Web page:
Pearson Chi-Square test at significant level of p < 0.05, on the relationship between membership status to the UFNC and knowledge of obligations stipulated in national and international human rights instruments (Objective XXII, and GC 12) yielded a positive relationship ([X.sup.2] = 8.739, P = 0.003 and [X.sup.2] = 6.021, P = 0.009 respectively). Correlation coefficient were also positive (r = 0.283 and r = 0.351, respectively). This implied that more members from UFNC represented institutions were aware of relevant instruments and legal provisions on the right to adequate food at national and internal level as compared to those from institutions not represented on the UFNC. In essence, this would justify the need for further civic awareness of this right, especially among other relevant institutions not represented on the UFNC.

Despite the multi-sectoral approach recommended in the Uganda Food and Nutrition Policy of 2003, most duty bearers (63%) considered the Ministry of Agriculture, Animal Industry and Fisheries (MAAIF) as being responsible for the delays in adopting and implementing the relevant actions to ensure the right to adequate food in country. In addition 5 of the interviewed 6 duty bearers from the Ministry of Health (MOH) reported that the right to adequate food was not their mandate in spite of this institution being a food and nutrition line ministry. This implied a gap in the interpretation of a multi-sectoral approach emphasised in the realization of the right to food in the context of the UFNP.

The study did not establish any specific legislation that explicitly defined the right to food roles of relevant institutions of the State. The Food and Drug Act (FDA) adopted in 1959 when Uganda was still a British Protectorate is out of date and essentially regulated food quality and safety [20]. In 1993, the FDA was revised to provide for the institutionalisation of the National Drugs Authority (NDA) and the Uganda National Bureau of Standards (UNBS). Consequently, a Food and Nutrition Bill and a Food Safety Bill were also proposed. However, despite 15 years of negotiations and waiting, the two draft legislations had not been enacted into Law at the time of the study.

In collaboration with the Ministry of Trade, Tourism, and Industry (MTTI) and other stakeholders, the MOH is also the lead institution enforcing Statutory Instrument 278-1 that regulates the Marketing of Infant and Young Child Foods in Uganda [21]. This legal instrument is central in protecting the right of infants and children to breast milk, in accordance to the Innocenti Declaration on the Protection, Promotion, and Support of Breastfeeding, and the Code of Marketing and Promotion of Breast Milk Substitutes, adopted by the World Health Assembly in 1981.

In addition, "The Children's Statute" of 1996 provided for the establishment of the National Council of Children (NCC). It places obligations on the State and responsibility on parents to ensure adequate care of children in Uganda. In effect, Sections 157 of the "Penal Code Act" (PCA) makes it legally possible to accuse and charge parents in court of law, for neglecting to provide food to children under their care by stating that:

"Anyone with authority to care for any child who refuses or neglects to provide sufficient food, clothing, bedding, and other necessaries for the child, so as thereby to injure the child, commits a misdemeanour ".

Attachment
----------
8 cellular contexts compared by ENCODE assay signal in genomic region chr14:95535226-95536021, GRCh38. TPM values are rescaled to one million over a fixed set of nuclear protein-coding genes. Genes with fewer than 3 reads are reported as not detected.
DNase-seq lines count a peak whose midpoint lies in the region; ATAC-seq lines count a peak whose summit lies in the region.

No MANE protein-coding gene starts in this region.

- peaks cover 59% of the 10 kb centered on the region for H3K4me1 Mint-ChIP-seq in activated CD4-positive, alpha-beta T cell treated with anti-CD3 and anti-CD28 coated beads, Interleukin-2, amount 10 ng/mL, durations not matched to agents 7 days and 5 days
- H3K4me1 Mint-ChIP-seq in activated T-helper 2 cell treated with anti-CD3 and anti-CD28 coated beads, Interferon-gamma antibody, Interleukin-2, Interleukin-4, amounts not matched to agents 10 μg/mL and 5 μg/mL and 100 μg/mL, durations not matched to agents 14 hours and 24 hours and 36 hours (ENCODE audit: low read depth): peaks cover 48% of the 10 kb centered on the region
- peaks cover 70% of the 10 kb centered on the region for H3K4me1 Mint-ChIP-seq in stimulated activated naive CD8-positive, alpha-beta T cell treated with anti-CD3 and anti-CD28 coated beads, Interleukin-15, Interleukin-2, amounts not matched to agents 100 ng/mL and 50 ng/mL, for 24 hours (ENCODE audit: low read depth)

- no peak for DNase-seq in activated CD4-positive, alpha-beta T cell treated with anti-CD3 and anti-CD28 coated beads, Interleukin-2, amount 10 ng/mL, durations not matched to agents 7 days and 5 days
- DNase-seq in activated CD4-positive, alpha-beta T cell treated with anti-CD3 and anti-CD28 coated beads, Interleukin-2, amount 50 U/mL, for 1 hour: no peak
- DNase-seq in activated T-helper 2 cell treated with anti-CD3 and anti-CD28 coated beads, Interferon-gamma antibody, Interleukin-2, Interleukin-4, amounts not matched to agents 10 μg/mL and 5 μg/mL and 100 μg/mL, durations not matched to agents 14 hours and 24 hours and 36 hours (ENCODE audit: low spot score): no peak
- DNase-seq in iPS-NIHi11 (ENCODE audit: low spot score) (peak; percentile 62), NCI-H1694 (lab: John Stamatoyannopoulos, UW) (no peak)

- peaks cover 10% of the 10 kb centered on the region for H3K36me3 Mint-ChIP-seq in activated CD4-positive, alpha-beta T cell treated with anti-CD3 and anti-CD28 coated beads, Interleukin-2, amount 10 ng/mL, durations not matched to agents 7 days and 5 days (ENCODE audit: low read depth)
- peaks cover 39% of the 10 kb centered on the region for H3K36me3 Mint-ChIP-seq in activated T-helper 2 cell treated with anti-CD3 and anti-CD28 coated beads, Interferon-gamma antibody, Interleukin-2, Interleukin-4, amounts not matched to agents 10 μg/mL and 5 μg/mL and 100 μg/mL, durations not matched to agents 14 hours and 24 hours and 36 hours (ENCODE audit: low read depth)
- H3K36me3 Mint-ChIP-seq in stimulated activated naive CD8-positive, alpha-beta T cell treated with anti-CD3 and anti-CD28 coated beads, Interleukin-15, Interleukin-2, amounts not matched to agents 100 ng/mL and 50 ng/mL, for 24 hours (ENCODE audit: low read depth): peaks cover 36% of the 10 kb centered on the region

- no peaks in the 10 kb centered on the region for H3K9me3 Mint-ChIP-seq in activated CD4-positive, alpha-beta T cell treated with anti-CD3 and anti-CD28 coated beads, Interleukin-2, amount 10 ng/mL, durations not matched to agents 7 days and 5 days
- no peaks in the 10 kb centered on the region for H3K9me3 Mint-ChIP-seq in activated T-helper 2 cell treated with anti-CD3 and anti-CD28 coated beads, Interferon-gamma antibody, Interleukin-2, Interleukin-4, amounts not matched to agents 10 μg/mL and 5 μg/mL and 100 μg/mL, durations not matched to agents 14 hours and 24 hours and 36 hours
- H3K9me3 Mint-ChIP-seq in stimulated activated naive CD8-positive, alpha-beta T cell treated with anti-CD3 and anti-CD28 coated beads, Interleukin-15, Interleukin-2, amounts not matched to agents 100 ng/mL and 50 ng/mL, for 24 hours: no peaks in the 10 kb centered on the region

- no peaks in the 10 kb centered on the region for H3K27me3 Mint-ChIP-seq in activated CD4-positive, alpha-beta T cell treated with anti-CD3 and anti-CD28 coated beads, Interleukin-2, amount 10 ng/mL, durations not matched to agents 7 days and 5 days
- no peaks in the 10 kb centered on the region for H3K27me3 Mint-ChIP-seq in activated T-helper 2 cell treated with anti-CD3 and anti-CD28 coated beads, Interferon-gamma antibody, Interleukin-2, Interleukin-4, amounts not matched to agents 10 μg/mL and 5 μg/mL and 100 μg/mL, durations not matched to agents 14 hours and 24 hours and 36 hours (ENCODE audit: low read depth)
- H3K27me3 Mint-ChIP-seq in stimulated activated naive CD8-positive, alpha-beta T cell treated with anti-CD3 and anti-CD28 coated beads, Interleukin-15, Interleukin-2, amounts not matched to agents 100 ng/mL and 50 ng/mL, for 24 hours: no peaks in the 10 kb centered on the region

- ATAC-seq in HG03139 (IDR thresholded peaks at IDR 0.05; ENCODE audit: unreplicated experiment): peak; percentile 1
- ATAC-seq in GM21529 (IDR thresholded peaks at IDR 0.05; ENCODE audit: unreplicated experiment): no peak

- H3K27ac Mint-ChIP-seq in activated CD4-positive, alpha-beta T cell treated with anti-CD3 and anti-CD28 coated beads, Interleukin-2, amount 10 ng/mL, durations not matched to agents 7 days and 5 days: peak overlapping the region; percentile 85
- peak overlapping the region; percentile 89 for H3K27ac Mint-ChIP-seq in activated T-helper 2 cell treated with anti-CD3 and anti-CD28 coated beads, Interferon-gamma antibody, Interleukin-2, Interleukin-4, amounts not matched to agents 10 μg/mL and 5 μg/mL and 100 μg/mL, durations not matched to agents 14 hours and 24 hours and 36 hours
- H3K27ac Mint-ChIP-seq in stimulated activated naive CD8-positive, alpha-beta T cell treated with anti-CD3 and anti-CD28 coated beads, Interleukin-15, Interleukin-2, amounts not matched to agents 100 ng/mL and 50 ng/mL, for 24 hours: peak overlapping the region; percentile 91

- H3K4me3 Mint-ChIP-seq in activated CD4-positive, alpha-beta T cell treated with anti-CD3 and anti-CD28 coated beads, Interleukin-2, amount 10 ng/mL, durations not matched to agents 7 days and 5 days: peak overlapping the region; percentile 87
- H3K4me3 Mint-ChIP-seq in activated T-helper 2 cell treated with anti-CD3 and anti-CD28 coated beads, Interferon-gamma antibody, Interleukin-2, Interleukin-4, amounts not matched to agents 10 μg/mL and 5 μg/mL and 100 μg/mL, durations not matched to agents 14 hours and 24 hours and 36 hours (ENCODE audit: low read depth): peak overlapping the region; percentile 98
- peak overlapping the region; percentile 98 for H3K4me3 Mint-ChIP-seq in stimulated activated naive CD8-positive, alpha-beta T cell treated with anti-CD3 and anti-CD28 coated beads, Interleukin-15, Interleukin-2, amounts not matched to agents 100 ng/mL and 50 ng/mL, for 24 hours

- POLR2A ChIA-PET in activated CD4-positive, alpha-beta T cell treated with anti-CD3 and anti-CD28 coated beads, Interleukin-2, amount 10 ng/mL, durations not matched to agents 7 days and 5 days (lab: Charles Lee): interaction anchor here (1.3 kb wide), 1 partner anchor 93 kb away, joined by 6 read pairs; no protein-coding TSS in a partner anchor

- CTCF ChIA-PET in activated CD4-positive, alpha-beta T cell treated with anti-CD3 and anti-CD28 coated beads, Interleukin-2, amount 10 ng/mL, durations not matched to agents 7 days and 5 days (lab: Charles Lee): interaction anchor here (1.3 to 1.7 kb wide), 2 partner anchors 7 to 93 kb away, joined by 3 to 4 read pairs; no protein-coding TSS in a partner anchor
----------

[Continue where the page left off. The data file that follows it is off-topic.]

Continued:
This would be interpreted as an offence punishable by a jail sentence of up to one year and or a fine.

Other legislation that may support the progressive realization of the right to adequate food in Uganda include among others: "The Water Statute" of 1995; "The Adulteration of Produce Act" of 2000; "The Plant Protection Act" of 2000; "The National Agricultural Advisory Services Act" of 2001; "The Agriculture Chemicals Act" of 2007; and the amended "Land Act" of 1998, which was also being amended at the time when consultations of this study were being undertaken.

Given that legislation is a continuous process, there could be other right to food relevant legal instruments in Uganda. However, most of the identified instruments are neither explicit on the right to food nor specific on duty bearers and institutional roles. Only the "Food and Nutrition Bill", which had been in draft form for over 15 years, had clearly outlined the right to food roles of specific sectors under the stewardship of a proposed multi-sectoral Food and Nutrition Council (UFNC) and Secretariat.

Capacity to implement and monitor the right to adequate food in Uganda

Most duty bearers (72%) reported that the State of Uganda lacked the capacity to realise the right to adequate food for all its citizens. Figure 2 illustrates that most duty bearers identified lack of political will (45%), followed by budget constraints (34%) and inadequate human resources (14%) as the main capacity constraints affecting the realization of this right.

[FIGURE 2 OMITTED]

The study further established that administrative recourse mechanisms for extremely vulnerable groups are not clearly instituted into existing implementation frameworks, and there was no clear monitoring framework for the right to adequate food.

Even though Uganda's ratification of the International Covenant on Economic, Social, and Cultural Rights (ICESCR) in 1987 was a commitment to uphold all the provisions therein, it had not submitted periodic State Party reports to the Committee on Economic, Social, and Cultural Rights (CESCR) as obliged by Article 16 and 17 of the ICESCR. In effect, four periodic reports by Uganda were due by 2007. This breach of obligations constitutes a violation by omission of all Economic, Social, and Cultural Rights (ESCR) including the right to adequate food recognised under Article 11.